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Mid-Missouri Small-Town Fire Stations Struggle with Funding, Volunteer Numbers

 

By Camden Jones, Lexi Churchill, Rachel Thomas, Meiying Wu

 

Missouri’s volunteer departments are understaffed, underfunded and struggling to keep their communities safe.

 

About 75 percent of the state’s fire departments are volunteer-only, according to the National Fire Protection Association, an industry group. And if you talk to some of the firefighters who give up their time to save their neighbors’ homes or farms, you hear one thing over and over:

There are fewer of us than there used to be. And it’s getting to be a problem — a national problem.

Since 1986, the number of volunteer firefighters in the U.S. has been decreasing, according to a 2016 NFPA survey. 

           

David Decker is president of the Lincoln Community Fire Protection District Board of Directors in Benton County. Local taxes only generate about $100,000 a year for his department.

             

“Everything is so expensive,” Decker said. “You've really got to make do with the things you have. … Keeping things going on a limited budget — that's a delicate balancing act at times.”

           

Kevin Zumwalt, associate director of the University of Missouri Fire and Rescue Training Institute, says $100,000 isn’t the lowest budget he’s seen for a small department. The nearby town of Clarence, for example, has an annual budget of just over $13,000.

           

“That's not a lot of money,” Zumwalt said. “That's barely putting fuel in the fire truck. That's barely keeping the lights on in the fire station. ... That's barely having a concrete floor … for your trucks to park on.”

 

Volunteer departments have to come up with creative ways to pay for equipment and training. These

can include fundraising activities and data reports to the Missouri Department of Conservation and the National Fire Incident System in order to be eligible for state and federal grants.

           

MU’s fire training institute helps provide training to Missouri fire departments. The institute recently received funding from the MFA Incorporated Charitable Foundation and equipment donations from Brock Grain Systems to support a grain engulfment rescue training program in Lincoln on Feb. 18.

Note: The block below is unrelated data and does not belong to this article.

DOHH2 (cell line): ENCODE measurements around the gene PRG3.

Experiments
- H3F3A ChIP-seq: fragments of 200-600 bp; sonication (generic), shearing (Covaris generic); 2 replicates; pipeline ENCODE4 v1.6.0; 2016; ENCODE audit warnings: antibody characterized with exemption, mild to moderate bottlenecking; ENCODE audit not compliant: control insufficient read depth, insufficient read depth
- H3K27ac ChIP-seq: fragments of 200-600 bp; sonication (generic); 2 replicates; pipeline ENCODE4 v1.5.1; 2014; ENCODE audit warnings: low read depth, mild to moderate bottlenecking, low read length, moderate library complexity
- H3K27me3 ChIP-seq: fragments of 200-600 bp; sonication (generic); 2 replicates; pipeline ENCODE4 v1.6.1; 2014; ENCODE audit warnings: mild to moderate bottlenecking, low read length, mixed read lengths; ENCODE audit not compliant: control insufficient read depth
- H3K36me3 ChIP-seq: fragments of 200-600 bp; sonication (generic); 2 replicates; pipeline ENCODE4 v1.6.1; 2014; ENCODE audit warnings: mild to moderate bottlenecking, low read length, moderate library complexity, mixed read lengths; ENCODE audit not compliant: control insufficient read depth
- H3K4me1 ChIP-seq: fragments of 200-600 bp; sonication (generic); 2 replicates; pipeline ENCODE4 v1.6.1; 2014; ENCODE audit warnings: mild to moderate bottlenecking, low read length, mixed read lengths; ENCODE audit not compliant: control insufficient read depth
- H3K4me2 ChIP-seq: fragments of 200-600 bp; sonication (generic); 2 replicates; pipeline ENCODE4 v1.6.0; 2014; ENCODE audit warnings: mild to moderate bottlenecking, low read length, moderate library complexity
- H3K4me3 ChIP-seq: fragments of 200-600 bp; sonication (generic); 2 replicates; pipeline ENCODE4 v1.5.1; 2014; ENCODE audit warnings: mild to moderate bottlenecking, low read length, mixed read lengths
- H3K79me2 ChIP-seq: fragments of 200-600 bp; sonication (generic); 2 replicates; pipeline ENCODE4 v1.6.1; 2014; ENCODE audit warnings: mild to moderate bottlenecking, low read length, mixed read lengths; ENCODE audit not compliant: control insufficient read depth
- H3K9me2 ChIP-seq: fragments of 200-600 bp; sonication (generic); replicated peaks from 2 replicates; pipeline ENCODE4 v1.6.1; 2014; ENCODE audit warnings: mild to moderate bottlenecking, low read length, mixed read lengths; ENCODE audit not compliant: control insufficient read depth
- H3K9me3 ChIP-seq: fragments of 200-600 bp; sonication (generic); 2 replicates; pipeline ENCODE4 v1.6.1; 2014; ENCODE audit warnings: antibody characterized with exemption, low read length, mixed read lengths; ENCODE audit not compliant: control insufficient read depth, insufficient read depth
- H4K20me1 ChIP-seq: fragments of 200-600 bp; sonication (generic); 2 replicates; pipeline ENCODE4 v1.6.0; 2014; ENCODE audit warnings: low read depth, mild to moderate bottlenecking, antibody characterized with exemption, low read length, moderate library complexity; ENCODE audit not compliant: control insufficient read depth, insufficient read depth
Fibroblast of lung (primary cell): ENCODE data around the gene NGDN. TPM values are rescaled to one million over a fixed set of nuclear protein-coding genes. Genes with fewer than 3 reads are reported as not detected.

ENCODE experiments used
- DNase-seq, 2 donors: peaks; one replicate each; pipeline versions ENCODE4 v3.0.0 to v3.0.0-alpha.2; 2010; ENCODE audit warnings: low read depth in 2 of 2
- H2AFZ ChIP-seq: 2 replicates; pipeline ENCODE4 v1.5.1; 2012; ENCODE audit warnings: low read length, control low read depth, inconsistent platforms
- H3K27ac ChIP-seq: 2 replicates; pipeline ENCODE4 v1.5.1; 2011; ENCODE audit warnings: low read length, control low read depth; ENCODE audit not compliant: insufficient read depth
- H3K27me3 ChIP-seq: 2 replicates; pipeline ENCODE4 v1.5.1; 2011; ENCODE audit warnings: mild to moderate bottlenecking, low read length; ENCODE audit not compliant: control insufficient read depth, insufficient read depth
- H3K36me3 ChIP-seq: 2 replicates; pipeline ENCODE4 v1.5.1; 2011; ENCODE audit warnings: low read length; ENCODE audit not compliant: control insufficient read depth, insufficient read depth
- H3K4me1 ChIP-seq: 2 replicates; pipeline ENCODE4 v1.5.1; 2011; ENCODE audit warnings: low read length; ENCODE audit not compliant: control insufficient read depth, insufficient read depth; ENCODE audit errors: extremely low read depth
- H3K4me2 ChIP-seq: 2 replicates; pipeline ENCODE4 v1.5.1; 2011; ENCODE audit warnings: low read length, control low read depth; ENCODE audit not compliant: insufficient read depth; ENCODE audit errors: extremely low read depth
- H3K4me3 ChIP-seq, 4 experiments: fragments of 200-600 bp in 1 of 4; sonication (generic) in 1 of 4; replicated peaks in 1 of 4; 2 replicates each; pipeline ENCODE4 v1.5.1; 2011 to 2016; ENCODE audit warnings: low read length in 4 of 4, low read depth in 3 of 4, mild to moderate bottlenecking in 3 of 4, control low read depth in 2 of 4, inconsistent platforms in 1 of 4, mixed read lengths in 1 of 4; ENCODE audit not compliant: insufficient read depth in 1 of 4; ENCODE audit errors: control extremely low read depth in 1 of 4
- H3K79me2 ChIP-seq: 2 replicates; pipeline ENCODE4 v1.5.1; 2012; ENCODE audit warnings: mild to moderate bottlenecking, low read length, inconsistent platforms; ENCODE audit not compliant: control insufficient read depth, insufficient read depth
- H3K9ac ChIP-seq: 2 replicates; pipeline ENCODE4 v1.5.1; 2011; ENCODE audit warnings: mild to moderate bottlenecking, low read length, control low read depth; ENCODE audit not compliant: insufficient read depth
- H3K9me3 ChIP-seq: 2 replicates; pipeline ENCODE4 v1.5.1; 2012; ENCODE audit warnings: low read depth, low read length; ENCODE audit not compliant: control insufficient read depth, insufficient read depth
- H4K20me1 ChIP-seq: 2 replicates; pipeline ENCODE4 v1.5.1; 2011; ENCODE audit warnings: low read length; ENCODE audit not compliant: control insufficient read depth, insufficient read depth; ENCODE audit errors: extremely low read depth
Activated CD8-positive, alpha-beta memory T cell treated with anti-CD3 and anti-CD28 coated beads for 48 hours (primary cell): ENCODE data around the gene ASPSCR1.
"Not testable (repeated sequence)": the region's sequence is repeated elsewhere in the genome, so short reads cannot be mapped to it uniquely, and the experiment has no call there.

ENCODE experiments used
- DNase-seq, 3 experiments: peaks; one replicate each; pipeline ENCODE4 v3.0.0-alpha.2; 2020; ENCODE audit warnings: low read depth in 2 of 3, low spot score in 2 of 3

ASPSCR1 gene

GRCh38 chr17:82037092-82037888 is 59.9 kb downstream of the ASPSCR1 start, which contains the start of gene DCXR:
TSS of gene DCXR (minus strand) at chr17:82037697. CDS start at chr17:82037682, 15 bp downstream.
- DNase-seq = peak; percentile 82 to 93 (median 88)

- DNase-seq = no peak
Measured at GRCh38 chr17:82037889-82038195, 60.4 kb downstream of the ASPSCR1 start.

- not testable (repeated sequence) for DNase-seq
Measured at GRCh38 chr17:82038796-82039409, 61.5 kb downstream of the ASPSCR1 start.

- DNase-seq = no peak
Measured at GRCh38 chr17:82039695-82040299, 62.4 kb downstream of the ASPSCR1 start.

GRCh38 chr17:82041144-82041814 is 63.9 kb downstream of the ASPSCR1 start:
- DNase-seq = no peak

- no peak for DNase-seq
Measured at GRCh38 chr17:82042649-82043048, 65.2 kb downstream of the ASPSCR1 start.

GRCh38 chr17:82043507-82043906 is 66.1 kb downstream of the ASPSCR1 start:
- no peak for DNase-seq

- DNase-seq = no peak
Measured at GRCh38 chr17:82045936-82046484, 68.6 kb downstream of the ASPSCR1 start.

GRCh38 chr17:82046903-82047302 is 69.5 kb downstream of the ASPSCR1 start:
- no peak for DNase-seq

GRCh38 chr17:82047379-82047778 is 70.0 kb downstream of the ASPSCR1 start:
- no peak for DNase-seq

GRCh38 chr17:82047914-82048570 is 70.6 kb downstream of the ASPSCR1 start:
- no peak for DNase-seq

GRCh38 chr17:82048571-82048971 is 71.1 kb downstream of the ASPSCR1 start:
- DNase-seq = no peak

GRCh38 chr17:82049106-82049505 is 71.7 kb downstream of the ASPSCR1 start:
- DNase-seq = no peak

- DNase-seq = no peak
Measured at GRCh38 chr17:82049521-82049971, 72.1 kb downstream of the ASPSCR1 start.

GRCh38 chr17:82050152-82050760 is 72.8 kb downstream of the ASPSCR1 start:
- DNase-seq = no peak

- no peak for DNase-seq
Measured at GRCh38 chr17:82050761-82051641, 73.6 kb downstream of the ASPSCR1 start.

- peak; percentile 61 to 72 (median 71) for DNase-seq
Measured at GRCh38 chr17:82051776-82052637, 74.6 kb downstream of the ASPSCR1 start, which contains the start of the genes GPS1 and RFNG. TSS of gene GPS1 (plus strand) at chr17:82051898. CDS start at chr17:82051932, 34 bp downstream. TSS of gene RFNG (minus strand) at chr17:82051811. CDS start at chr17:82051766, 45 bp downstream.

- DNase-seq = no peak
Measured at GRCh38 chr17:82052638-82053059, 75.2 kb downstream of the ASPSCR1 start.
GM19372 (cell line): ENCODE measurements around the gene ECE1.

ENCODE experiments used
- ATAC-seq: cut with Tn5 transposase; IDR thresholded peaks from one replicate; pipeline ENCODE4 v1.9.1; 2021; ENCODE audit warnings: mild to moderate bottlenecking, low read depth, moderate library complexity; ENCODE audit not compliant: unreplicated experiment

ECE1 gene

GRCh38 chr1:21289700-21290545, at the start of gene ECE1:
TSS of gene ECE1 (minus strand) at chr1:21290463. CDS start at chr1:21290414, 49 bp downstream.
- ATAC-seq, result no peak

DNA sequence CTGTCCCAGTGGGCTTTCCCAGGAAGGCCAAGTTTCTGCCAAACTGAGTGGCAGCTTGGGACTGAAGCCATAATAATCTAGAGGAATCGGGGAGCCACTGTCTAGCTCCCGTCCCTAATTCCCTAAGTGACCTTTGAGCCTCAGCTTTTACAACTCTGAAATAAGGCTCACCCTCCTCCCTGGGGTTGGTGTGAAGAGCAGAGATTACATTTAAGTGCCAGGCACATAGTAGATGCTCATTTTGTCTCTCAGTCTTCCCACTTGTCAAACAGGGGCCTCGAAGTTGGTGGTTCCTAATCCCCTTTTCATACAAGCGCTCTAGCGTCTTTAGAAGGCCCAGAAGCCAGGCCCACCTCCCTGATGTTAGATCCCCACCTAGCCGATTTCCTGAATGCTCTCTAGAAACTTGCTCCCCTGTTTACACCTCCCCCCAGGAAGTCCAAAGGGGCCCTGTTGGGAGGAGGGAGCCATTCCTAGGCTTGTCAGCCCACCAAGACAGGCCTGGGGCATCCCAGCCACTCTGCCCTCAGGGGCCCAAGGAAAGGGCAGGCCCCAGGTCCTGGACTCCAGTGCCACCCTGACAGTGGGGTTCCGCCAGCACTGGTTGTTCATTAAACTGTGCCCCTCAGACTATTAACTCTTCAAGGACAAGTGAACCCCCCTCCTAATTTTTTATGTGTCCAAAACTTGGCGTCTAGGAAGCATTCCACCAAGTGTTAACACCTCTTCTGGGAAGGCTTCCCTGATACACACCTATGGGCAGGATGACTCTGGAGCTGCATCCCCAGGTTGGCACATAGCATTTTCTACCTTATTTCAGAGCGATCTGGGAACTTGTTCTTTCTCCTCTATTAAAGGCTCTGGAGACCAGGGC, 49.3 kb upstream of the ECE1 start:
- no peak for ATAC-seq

But this kind of free access to training for volunteers does not necessarily enable all of them to attend.

Though the Missouri Division of Fire Safety provides registration and certification to fire departments throughout Missouri, there is no state or federal law that requires any training for volunteer firefighters.

 

Mike Holcer is Meadville’s fire chief and director of Missouri Association of Fire Chiefs Region B. He says it’s rare for small departments to have a majority of firefighters who have completed Firefighter I and II, Missouri’s basic firefighter training and certification programs. Holcer estimates the programs took about 10 months to complete when they were taught at the Meadville department, totalling around 240 hours.

Holcer works for the U.S. Department of Agricultural Natural Resource Conservation Service when he isn’t volunteering.

 

“If we have a call during the day and I'm around the office or in the area, I'm able to take off and go to the fire,” Holcer said. “Some of our guys are not. We all go to work just like anybody else.”

Without the worry of balancing other jobs with firefighting, career fire departments are able to respond from the station 24 hours a day.

 

Volunteer firefighters, on the other hand, have to be alert at all times.

           

“Whenever the pager goes off, you don’t go, ‘Oh no, here we go again,’” Scott said. “You just instantly put your clothes on, and you’re gone. … There’s no stopping. … It sounds crazy, but you get it in your blood, and you’ve just got to do it.”

           

Even ready and willing volunteers can only do so much to work around their schedules. Holcer says responding volunteer firefighters’ have to first get to the station from wherever they are and then take the trucks to the fire site.

           

“At night when people are home, our response times are better,” Holcer said. “During the daytime, ... we normally don't have a lot of guys around, so our response times are somewhat longer.”

           

The lack of a regular schedule creates an “always on” attitude in the volunteers.

           

“Once we’re off our shift, we all have our homes that we got back to,” said Jeffrey Heidenreich, a full-time firefighter for the Columbia Fire Department. “I would bet that the typical, average volunteer firefighter puts in 20 or more hours a month with their volunteer fire station. That's a lot to ask someone when they have careers and school and families. ... It's probably easy to get burnt out.”